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Dead man sued because his flying body parts injured someone else. Frivolous or necessary lawsuit? Options · View
lafayettemister
Posted: Wednesday, January 11, 2012 10:58:10 AM

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Man killed in train accident sued by woman who was hit by his flying body parts

A teenager killed while crossing train tracks can be sued for injuries caused to a woman on the platform, when one of his severed body parts hit her, a court has ruled.
Hiroyuki Joho, 18, died when he ran in front of a 70mph Amtrak train at Edgebrook Metra station in Chicago in 2008. It was pouring with rain and the teen had an umbrella over his head.

His body was severed on impact, and a large part became airborne, flying about 100 feet onto the southbound platform, where it hit a commuter.

Hiroyuki Joho, 18, died when he ran in front of a 70mph Amtrak train at Edgebrook Metra station in Chicago in 2008
Gayane Zokhrabov, 58, was knocked to the ground, her leg and wrist broken and her shoulder injured, the Chicago Tribune reported.

A Cook County court judge initially dismissed Zokhrabov's lawsuit against the boy's estate, ruling that Joho could not possibly have anticipated Zokhrabov's injuries.
But ruling in what it called a 'tragically bizarre' case, a state appeals court disagreed.
It found that 'it was reasonably foreseeable' that the high-speed train would kill the college hopeful and fling his body toward a platform where people were waiting.

Hiroyuki Joho, known as Hiro was a popular member of his high school class who played in the tennis and soccer teams. Left, as a baby. Right, Hiro with a friend
Lawyer Leslie Rosen, who handled Zokhrabov's appeal, argued that the case was a straightforward negligence case, albeit with 'very peculiar and gory and creepy' circumstances.

'If you do something as stupid as this guy did, you have to be responsible for what comes from it,' she said.
The teenager's mother Jeung-Hee Park, had left the bright high-school student at the station that morning.

Seeing what he thought was his local train approaching and expecting it to slow down, Joho went to cross a same-level pedestrian walkway across the tracks to get to the right side of the track.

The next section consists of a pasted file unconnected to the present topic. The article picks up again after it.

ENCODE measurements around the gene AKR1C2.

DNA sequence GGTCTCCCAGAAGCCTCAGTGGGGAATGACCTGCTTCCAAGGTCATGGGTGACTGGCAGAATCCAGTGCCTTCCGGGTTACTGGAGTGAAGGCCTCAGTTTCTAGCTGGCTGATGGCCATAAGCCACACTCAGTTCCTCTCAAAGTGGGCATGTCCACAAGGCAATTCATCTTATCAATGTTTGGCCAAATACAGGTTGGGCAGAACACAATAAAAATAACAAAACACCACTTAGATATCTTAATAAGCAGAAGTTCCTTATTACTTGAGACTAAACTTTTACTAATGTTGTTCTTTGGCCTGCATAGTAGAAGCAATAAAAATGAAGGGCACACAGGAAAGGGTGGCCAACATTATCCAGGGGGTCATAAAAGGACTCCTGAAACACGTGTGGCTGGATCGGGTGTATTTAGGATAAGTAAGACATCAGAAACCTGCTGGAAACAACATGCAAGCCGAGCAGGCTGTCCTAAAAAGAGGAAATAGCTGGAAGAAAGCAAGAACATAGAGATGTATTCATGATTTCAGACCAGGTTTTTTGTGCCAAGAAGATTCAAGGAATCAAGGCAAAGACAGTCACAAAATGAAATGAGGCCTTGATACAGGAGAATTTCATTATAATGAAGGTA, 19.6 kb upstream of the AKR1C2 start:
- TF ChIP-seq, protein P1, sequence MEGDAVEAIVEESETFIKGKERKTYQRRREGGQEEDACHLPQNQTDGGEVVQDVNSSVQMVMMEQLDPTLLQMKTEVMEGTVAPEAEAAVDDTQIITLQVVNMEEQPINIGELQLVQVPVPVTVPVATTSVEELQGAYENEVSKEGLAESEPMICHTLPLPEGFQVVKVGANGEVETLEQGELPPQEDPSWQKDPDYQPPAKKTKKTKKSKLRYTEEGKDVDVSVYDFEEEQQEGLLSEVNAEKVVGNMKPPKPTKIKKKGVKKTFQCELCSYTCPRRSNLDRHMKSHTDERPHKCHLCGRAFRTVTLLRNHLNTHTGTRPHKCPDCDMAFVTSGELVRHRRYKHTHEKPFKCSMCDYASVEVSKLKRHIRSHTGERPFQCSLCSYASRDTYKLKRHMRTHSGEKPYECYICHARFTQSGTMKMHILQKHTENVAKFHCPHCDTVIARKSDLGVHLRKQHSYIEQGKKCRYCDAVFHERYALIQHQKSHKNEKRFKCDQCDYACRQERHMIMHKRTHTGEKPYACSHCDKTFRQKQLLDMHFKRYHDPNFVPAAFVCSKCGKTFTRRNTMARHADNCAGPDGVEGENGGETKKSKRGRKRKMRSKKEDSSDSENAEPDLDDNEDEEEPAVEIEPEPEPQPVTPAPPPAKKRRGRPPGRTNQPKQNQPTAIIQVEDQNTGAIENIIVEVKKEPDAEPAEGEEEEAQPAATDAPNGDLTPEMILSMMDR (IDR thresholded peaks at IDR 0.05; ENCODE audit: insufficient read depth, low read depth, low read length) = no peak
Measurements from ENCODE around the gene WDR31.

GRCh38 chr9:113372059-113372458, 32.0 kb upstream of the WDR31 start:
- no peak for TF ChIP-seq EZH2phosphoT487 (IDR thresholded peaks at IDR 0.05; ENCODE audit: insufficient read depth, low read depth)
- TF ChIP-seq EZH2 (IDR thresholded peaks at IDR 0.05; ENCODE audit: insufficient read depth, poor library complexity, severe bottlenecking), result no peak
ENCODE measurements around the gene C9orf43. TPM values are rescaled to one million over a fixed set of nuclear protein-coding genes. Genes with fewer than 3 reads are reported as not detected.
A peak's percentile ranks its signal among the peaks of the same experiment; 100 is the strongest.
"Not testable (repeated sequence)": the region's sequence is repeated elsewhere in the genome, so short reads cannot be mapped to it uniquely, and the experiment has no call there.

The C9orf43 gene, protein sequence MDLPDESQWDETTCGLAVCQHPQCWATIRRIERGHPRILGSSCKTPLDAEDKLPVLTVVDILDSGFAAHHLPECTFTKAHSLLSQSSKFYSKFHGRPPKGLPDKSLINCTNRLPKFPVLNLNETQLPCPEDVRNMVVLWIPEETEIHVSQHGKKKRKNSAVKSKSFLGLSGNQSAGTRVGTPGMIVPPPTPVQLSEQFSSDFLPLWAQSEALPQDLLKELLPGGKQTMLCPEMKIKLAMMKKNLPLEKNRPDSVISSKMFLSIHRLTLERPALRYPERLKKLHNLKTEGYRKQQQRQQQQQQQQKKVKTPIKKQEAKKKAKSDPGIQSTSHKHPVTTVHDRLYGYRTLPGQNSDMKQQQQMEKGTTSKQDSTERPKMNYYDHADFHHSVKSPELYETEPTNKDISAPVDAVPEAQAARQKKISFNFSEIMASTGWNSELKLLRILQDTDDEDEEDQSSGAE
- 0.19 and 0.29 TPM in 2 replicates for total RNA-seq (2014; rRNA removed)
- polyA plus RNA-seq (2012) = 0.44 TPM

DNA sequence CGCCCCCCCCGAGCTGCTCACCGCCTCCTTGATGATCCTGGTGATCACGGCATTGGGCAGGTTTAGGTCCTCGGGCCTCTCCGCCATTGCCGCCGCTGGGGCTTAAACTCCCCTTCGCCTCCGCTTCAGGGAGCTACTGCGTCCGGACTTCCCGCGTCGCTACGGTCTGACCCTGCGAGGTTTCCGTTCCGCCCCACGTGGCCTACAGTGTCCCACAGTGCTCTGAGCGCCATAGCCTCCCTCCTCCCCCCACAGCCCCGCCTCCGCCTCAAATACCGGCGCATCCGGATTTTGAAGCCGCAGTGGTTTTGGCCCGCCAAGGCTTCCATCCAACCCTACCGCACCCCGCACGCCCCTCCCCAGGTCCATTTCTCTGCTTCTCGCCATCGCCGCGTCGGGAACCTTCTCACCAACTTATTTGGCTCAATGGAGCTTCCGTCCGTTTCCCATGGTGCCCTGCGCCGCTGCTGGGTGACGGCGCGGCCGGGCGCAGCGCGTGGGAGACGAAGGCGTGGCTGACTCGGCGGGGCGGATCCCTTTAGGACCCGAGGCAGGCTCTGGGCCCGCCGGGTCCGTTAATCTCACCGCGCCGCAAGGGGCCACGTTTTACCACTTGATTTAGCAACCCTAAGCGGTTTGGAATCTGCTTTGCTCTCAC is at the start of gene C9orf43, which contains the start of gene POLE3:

But in fact Joho's train was delayed by the bad weather, his mother's lawyer Keith Davidson said.

The train which hit him was an Amtrak high speed express speeding at 70mph towards the city centre.

Park had previously filed her own suit claiming that Metra and the Canadian Pacific Railway were negligent
Gruesome: Joho's body was severed on impact, and a large part became airborne, flying about 100 feet onto the southbound platform, where it hit commuter Gayane Zokhrabov, 58
Struck down: Gayane Zokhrabov, 58, waiting on the platform at Edgebrook, was knocked to the ground, her leg and wrist broken and her shoulder injured
The express Amtrak train had overtaken his Metra train which was running late that morning, but no announcement was made on the platform, the suit said.

But a Cook County judge ruled that the railway companies had no compulsion to warn people about such an 'open and obvious danger' as a travelling train. The decision was upheld on appeal

Keith Davidson, one of Park's attorneys, said that the crossing where of high speed trains cross a slow commuter train track is inherently hazardous.

The whistle that warns people to keep clear is no longer in use and the view of the track is partly blocked by foliage, he said.







When the debate is lost, slander becomes the tool of the loser. Socrates
Guest
Posted: Wednesday, January 11, 2012 12:13:33 PM

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Quote:

'If you do something as stupid as this guy did, you have to be responsible for what comes from it,' she said.


Yeah, he died in pieces, so he paid the price of resononsibility. Enough said, or it should be. He paid with his life, so why torture his bereaved family for self-serving, vain-glorious monetarily seeking advantage?

The rest is disgusting, self seeking and goulish yearning to shamelessly profit from someone else's disaster.

Or it is just my opinion.

Whatever...
Guest
Posted: Wednesday, January 11, 2012 1:01:44 PM